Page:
This article has been extracted from
THE IMPERIAL GAZETTEER OF INDIA , 1908.
OXFORD, AT THE CLARENDON PRESS.
Note: National, provincial and district boundaries have changed considerably since 1908. Typically, old states, ‘divisions’ and districts have been broken into smaller units, and many tahsils upgraded to districts. Some units have since been renamed. Therefore, this article is being posted mainly for its historical value.
Head-quarters of Thayetmyo District, Burma, situated in 19° 20' N. and 95° 12' E., in the centre of an undulating plain on the right bank of the Irrawaddy, about 1 1 miles south of the old frontier between Upper and Lower Burma, and immediately oppo- site the town of AUanmyo, with which it is connected by a launch ferry. The name Thayetmyo in its present form means ' mango city ' (thayet = 'mango') ; but this is said to be a corruption of That-yet-myo ('city of slaughter '), a name given to the town to commemorate the murder of his sons by a ruler of olden days, who feared they would rebel on attaining manhood. The town is said to have been founded about 1306 by a son of the last king of Pagan, and contains one of the Shwe- moktaw pagodas which is alleged to have been erected by Asoka but is not the repository of any antiquities. On the annexation of Pegu the town contained only 200 or 300 houses, but it rapidly grew after becoming a military station. During the ten years ending 1901 the population fell from 17,101 to 15,824, partly owing to the decrease of the garrison, which now consists of the head-quarters and wing of a British regiment and a Native regiment. The cantonment, which occupies a well-timbered area close to the river bank, contains a fine set of barracks, built in 1854. The small fort north of the cantonment is now used as a military prison. The station is one of the healthiest in India for British troops, the death-rate in 1901 being only 5/2 per 1,000. In April and May the heat is very great, and the glare off the sandbanks that extend along the river face adds considerably to the discomfort of the residents. At this season the surroundings of the station have a very dried-up and parched appearance, but with the rains the verdure reasserts itself, and the cold season is distinctly pleasant. The rainfall is moderate, averaging 36 inches per annum.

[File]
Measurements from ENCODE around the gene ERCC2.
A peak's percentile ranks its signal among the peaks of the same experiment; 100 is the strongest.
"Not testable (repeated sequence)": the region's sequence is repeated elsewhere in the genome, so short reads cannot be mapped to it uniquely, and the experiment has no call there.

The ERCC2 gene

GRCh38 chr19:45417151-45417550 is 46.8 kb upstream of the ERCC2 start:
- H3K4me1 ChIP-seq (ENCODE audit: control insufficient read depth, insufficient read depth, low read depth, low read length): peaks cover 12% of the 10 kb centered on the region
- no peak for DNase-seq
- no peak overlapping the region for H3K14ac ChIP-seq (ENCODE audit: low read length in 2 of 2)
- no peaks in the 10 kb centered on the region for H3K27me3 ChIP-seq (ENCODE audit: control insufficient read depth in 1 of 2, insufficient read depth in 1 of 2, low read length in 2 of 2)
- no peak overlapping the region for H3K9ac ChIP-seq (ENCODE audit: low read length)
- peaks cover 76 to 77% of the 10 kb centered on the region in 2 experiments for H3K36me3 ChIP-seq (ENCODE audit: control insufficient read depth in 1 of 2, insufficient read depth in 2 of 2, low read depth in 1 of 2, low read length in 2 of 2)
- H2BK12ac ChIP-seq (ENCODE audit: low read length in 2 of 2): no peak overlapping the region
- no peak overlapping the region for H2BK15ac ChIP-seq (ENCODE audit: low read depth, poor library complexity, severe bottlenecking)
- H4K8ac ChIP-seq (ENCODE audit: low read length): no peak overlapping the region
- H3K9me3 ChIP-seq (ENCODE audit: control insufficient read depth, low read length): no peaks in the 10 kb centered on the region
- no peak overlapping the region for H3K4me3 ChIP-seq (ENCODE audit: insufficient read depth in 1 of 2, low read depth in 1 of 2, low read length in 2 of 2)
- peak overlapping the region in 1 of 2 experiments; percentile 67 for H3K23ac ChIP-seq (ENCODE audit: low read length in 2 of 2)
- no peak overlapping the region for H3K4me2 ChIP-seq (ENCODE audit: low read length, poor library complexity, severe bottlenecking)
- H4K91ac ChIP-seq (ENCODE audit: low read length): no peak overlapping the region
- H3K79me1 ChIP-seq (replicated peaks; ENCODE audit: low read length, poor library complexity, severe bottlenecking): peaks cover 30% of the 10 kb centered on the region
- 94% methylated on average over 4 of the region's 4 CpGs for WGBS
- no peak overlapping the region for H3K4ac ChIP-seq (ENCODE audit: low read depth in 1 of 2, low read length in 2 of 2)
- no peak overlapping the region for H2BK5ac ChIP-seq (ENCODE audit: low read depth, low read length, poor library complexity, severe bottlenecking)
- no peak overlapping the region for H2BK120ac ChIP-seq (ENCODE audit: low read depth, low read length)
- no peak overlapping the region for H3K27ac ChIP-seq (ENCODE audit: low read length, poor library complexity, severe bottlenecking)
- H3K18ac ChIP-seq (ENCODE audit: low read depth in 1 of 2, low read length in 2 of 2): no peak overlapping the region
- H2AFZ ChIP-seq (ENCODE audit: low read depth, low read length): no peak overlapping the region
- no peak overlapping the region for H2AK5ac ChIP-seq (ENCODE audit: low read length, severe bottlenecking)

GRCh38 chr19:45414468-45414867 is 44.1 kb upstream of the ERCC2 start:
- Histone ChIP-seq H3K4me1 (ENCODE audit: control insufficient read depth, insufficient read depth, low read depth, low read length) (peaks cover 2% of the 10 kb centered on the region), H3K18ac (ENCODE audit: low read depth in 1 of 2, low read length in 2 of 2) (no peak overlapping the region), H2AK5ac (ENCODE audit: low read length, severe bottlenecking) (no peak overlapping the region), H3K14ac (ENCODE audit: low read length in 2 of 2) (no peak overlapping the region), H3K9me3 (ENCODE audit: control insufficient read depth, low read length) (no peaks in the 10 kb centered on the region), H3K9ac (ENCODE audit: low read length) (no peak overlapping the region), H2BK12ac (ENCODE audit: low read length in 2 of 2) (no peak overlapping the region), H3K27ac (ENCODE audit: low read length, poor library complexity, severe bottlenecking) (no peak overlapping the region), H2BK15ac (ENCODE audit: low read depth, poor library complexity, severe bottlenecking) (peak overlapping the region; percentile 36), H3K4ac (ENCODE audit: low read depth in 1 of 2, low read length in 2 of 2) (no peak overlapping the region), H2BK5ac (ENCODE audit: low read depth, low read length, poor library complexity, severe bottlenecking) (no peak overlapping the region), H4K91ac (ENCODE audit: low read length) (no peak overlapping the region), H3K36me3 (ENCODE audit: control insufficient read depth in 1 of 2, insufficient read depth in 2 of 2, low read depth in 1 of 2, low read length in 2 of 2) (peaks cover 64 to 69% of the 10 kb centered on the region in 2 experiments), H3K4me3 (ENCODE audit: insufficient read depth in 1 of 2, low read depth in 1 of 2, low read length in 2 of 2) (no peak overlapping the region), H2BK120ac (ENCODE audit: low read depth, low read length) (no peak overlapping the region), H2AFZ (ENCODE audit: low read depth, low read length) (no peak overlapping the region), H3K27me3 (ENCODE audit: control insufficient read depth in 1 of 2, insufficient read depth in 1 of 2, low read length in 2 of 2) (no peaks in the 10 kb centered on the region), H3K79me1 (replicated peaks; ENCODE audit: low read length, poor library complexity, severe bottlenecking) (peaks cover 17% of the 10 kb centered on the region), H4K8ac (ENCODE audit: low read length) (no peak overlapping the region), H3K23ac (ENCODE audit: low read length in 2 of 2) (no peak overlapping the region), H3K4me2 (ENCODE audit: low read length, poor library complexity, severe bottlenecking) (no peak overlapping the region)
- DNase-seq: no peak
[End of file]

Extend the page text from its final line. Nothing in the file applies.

The town has been administered since 1887 by a municipal com- mittee, which at present consists of 3 ex-officio and 9 nominated members. The elective system is not in force. The municipal in- come and expenditure during the ten years ending 1901 averaged between Rs. 30,000 and Rs. 31,000. In 1903-4 the income amounted to Rs. 30,000 (house and land tax, Rs. 8,300 ; markets, tScc, Rs. 16,700), and the expenditure to Rs. 54,000, the chief items being conservancy (Rs. 8,700) and hospital (Rs. 28,000). The annual income and expen- diture of the cantonment fund amounts to about Rs. 13,000. A new nmnicipal hospital has replaced the old one burnt down in 1900. The municipal school educates up to the seventh standard, and has an average attendance of 140. There is a large Central jail on the out- skirts of the town. Thayetmyo is an important station of call for river steamers, but it has achieved no special importance as a trade centre. The best known of its industries is silver-work, which can hold its own with that of any other town in Burma.